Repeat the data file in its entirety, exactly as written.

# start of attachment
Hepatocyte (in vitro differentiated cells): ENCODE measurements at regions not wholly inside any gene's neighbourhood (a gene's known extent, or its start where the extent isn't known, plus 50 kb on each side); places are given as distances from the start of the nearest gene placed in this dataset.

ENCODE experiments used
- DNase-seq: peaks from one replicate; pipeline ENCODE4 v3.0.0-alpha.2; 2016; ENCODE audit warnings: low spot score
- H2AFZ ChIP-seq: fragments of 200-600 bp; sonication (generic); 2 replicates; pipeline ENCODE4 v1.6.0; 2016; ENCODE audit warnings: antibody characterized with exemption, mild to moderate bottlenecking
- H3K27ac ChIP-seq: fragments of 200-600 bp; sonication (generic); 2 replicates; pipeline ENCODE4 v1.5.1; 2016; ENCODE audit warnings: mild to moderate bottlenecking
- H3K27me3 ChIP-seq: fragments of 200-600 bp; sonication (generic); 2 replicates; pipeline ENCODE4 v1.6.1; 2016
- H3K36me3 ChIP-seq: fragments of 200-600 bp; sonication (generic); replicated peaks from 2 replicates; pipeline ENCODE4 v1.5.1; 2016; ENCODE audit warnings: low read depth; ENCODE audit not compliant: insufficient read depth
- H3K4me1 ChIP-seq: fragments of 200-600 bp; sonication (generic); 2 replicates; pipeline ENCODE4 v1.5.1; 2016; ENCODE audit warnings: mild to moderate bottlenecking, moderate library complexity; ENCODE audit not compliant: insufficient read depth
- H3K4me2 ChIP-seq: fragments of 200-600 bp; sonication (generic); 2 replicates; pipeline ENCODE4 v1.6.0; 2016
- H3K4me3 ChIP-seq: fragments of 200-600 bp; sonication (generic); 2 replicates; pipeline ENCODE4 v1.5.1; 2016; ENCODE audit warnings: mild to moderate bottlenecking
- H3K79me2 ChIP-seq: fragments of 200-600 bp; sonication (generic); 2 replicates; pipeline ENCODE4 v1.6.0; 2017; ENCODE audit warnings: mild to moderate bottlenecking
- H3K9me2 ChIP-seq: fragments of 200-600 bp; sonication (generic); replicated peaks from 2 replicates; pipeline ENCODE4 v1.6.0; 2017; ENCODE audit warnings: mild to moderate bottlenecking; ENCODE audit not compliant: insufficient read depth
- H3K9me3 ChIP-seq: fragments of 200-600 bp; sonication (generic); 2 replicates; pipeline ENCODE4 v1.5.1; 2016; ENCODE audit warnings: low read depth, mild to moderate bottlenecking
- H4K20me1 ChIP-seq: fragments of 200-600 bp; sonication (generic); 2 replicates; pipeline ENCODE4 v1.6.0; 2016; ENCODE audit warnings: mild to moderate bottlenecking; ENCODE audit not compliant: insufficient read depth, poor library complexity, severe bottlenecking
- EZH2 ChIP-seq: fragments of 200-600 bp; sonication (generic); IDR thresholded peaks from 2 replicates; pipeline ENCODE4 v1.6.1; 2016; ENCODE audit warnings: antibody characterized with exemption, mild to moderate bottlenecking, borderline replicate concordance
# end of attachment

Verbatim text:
Hepatocyte (in vitro differentiated cells): ENCODE measurements at regions not wholly inside any gene's neighbourhood (a gene's known extent, or its start where the extent isn't known, plus 50 kb on each side); places are given as distances from the start of the nearest gene placed in this dataset.

ENCODE experiments used
- DNase-seq: peaks from one replicate; pipeline ENCODE4 v3.0.0-alpha.2; 2016; ENCODE audit warnings: low spot score
- H2AFZ ChIP-seq: fragments of 200-600 bp; sonication (generic); 2 replicates; pipeline ENCODE4 v1.6.0; 2016; ENCODE audit warnings: antibody characterized with exemption, mild to moderate bottlenecking
- H3K27ac ChIP-seq: fragments of 200-600 bp; sonication (generic); 2 replicates; pipeline ENCODE4 v1.5.1; 2016; ENCODE audit warnings: mild to moderate bottlenecking
- H3K27me3 ChIP-seq: fragments of 200-600 bp; sonication (generic); 2 replicates; pipeline ENCODE4 v1.6.1; 2016
- H3K36me3 ChIP-seq: fragments of 200-600 bp; sonication (generic); replicated peaks from 2 replicates; pipeline ENCODE4 v1.5.1; 2016; ENCODE audit warnings: low read depth; ENCODE audit not compliant: insufficient read depth
- H3K4me1 ChIP-seq: fragments of 200-600 bp; sonication (generic); 2 replicates; pipeline ENCODE4 v1.5.1; 2016; ENCODE audit warnings: mild to moderate bottlenecking, moderate library complexity; ENCODE audit not compliant: insufficient read depth
- H3K4me2 ChIP-seq: fragments of 200-600 bp; sonication (generic); 2 replicates; pipeline ENCODE4 v1.6.0; 2016
- H3K4me3 ChIP-seq: fragments of 200-600 bp; sonication (generic); 2 replicates; pipeline ENCODE4 v1.5.1; 2016; ENCODE audit warnings: mild to moderate bottlenecking
- H3K79me2 ChIP-seq: fragments of 200-600 bp; sonication (generic); 2 replicates; pipeline ENCODE4 v1.6.0; 2017; ENCODE audit warnings: mild to moderate bottlenecking
- H3K9me2 ChIP-seq: fragments of 200-600 bp; sonication (generic); replicated peaks from 2 replicates; pipeline ENCODE4 v1.6.0; 2017; ENCODE audit warnings: mild to moderate bottlenecking; ENCODE audit not compliant: insufficient read depth
- H3K9me3 ChIP-seq: fragments of 200-600 bp; sonication (generic); 2 replicates; pipeline ENCODE4 v1.5.1; 2016; ENCODE audit warnings: low read depth, mild to moderate bottlenecking
- H4K20me1 ChIP-seq: fragments of 200-600 bp; sonication (generic); 2 replicates; pipeline ENCODE4 v1.6.0; 2016; ENCODE audit warnings: mild to moderate bottlenecking; ENCODE audit not compliant: insufficient read depth, poor library complexity, severe bottlenecking
- EZH2 ChIP-seq: fragments of 200-600 bp; sonication (generic); IDR thresholded peaks from 2 replicates; pipeline ENCODE4 v1.6.1; 2016; ENCODE audit warnings: antibody characterized with exemption, mild to moderate bottlenecking, borderline replicate concordance